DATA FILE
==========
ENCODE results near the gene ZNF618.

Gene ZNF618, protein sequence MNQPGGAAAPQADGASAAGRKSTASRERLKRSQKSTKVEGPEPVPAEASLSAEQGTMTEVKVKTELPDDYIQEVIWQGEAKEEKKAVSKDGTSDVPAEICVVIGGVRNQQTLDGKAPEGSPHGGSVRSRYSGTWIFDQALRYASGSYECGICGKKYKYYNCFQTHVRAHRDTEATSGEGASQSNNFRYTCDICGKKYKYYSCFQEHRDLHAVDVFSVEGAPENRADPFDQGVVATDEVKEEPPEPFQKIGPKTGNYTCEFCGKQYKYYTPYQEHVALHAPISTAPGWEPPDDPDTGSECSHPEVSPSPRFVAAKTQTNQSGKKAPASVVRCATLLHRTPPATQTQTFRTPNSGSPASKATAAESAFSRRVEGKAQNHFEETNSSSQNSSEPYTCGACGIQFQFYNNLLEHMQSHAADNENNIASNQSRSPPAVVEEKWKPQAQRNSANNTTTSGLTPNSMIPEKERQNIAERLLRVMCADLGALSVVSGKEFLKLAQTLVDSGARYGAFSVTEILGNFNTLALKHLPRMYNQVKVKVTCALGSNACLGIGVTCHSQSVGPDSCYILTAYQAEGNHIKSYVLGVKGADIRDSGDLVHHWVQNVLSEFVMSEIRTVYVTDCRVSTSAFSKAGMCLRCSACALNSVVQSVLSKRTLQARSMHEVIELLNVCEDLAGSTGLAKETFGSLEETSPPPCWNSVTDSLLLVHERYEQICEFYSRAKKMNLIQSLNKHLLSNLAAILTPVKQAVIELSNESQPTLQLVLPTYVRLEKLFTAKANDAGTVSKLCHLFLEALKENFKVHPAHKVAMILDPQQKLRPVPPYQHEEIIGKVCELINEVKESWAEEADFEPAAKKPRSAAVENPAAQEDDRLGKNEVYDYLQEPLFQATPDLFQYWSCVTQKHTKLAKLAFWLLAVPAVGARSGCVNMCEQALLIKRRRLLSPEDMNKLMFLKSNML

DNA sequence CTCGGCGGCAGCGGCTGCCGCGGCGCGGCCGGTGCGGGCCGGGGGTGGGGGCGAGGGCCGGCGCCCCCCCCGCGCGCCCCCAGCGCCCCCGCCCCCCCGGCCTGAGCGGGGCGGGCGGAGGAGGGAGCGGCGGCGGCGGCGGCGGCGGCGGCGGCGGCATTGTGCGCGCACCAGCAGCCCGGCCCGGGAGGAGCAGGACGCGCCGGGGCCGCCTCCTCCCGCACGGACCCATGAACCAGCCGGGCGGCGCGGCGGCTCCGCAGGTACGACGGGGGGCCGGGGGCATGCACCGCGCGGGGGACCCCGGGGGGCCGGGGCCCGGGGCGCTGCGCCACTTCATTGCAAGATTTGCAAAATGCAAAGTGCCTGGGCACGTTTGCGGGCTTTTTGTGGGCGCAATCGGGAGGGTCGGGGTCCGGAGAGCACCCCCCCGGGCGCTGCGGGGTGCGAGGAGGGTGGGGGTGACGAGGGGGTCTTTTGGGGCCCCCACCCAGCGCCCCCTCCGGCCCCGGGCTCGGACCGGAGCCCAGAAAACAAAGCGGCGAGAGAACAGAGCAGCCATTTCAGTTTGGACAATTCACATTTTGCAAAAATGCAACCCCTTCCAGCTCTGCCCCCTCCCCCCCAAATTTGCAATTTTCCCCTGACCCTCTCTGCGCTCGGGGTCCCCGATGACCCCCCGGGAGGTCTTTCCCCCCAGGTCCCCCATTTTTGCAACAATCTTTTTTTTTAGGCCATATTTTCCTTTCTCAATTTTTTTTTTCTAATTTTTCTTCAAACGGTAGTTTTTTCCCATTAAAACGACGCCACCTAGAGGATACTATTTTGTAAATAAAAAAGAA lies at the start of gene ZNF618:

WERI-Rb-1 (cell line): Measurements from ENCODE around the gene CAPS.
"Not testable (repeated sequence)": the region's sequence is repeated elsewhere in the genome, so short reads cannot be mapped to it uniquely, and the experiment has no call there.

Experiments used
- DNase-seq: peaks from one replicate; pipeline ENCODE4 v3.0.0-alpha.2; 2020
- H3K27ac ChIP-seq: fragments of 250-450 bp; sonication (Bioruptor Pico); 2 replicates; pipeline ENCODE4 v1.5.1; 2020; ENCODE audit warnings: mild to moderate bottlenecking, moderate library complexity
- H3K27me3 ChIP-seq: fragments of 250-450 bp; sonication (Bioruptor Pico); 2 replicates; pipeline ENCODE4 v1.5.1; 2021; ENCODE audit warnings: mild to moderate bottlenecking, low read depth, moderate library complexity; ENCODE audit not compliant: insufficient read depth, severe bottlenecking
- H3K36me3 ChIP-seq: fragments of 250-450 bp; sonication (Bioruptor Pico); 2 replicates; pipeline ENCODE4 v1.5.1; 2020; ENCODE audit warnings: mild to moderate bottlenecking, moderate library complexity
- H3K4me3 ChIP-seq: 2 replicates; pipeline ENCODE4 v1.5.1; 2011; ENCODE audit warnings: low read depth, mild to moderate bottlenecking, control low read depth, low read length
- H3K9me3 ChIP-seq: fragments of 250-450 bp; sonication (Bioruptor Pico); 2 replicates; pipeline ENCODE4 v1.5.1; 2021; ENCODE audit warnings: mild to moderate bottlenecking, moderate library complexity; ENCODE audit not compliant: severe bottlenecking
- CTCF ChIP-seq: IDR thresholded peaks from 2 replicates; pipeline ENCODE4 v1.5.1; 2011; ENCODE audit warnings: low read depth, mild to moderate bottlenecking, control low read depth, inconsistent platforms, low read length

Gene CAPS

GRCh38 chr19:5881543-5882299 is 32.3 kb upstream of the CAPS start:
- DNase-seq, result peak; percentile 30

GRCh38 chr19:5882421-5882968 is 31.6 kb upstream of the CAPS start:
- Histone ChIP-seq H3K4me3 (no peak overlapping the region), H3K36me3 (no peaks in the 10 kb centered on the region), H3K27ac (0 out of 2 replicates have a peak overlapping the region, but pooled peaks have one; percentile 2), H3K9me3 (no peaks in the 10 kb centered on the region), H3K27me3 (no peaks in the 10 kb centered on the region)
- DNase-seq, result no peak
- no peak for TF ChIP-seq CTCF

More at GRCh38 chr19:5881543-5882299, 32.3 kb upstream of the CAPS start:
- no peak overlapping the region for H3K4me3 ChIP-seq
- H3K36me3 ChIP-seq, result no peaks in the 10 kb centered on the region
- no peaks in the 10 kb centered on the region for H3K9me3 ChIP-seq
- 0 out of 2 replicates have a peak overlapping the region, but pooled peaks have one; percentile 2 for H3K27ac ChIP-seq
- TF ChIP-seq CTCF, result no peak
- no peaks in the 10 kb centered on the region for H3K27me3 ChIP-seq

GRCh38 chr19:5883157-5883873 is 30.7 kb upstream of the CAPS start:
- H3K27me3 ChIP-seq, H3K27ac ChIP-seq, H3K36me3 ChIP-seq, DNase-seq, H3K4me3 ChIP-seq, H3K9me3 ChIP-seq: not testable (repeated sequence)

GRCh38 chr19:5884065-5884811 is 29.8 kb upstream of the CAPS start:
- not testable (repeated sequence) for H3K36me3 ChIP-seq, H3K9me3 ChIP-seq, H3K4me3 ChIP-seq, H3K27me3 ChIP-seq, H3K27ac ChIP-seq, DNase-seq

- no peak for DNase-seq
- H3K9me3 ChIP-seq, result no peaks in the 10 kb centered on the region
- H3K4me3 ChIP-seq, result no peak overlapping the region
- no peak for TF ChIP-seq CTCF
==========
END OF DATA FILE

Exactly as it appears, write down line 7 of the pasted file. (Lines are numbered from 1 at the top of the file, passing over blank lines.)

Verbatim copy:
- DNase-seq: peaks from one replicate; pipeline ENCODE4 v3.0.0-alpha.2; 2020